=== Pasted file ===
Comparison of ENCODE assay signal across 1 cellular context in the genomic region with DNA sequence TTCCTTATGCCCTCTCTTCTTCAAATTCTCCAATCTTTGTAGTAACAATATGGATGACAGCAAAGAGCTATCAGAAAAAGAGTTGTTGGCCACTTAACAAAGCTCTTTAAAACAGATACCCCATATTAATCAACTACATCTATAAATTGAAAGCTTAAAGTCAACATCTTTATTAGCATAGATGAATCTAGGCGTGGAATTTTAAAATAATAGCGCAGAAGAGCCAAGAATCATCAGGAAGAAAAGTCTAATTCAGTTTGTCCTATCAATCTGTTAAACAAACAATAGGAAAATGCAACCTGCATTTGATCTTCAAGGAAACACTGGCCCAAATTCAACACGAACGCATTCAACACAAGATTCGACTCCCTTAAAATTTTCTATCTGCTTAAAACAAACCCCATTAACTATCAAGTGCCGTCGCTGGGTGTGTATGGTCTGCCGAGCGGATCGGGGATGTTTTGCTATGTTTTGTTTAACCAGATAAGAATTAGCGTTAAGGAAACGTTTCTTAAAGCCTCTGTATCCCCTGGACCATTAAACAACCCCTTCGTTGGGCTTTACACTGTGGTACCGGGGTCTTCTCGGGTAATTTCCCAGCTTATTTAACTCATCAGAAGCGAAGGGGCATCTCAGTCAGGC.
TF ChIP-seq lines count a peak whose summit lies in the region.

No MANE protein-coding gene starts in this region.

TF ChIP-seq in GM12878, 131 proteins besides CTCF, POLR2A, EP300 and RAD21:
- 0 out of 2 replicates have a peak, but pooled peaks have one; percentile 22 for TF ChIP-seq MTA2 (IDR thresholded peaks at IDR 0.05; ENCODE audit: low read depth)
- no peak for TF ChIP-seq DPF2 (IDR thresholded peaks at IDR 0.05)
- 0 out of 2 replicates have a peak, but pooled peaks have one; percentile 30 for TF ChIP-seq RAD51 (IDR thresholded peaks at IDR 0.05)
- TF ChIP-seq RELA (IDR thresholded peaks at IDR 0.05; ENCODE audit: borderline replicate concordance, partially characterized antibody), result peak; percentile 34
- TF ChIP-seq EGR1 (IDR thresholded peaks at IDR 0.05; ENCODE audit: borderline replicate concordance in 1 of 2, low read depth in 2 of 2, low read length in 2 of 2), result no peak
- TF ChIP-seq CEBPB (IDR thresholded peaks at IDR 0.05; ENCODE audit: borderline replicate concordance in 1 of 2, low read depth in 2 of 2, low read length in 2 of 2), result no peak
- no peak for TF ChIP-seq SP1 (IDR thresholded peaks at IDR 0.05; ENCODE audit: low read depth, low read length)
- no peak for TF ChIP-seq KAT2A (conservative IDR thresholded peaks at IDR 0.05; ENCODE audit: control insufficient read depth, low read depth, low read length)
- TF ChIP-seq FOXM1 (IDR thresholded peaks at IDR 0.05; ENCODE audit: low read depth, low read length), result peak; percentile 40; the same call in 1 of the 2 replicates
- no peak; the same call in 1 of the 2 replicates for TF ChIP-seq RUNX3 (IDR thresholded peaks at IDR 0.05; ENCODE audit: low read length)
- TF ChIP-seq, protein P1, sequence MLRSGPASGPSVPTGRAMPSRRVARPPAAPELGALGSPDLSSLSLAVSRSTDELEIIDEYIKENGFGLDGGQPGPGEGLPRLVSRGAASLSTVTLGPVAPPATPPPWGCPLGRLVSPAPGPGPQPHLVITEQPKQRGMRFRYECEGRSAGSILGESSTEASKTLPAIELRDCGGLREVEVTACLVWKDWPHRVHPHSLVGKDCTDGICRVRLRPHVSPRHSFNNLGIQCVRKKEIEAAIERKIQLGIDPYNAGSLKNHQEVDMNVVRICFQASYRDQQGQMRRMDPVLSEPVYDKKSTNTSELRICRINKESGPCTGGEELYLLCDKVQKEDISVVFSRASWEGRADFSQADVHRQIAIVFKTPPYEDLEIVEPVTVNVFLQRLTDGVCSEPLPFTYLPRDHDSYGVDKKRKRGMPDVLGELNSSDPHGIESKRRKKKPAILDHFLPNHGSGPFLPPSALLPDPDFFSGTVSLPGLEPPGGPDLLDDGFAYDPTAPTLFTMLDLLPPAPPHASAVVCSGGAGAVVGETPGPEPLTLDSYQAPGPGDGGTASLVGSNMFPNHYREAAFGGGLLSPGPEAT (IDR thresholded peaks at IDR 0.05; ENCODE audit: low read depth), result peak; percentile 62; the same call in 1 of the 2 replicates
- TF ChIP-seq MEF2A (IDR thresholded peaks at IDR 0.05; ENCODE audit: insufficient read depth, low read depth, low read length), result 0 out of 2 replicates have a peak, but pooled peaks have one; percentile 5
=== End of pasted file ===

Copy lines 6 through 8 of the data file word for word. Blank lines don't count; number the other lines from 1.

- no peak for TF ChIP-seq DPF2 (IDR thresholded peaks at IDR 0.05)
- 0 out of 2 replicates have a peak, but pooled peaks have one; percentile 30 for TF ChIP-seq RAD51 (IDR thresholded peaks at IDR 0.05)
- TF ChIP-seq RELA (IDR thresholded peaks at IDR 0.05; ENCODE audit: borderline replicate concordance, partially characterized antibody), result peak; percentile 34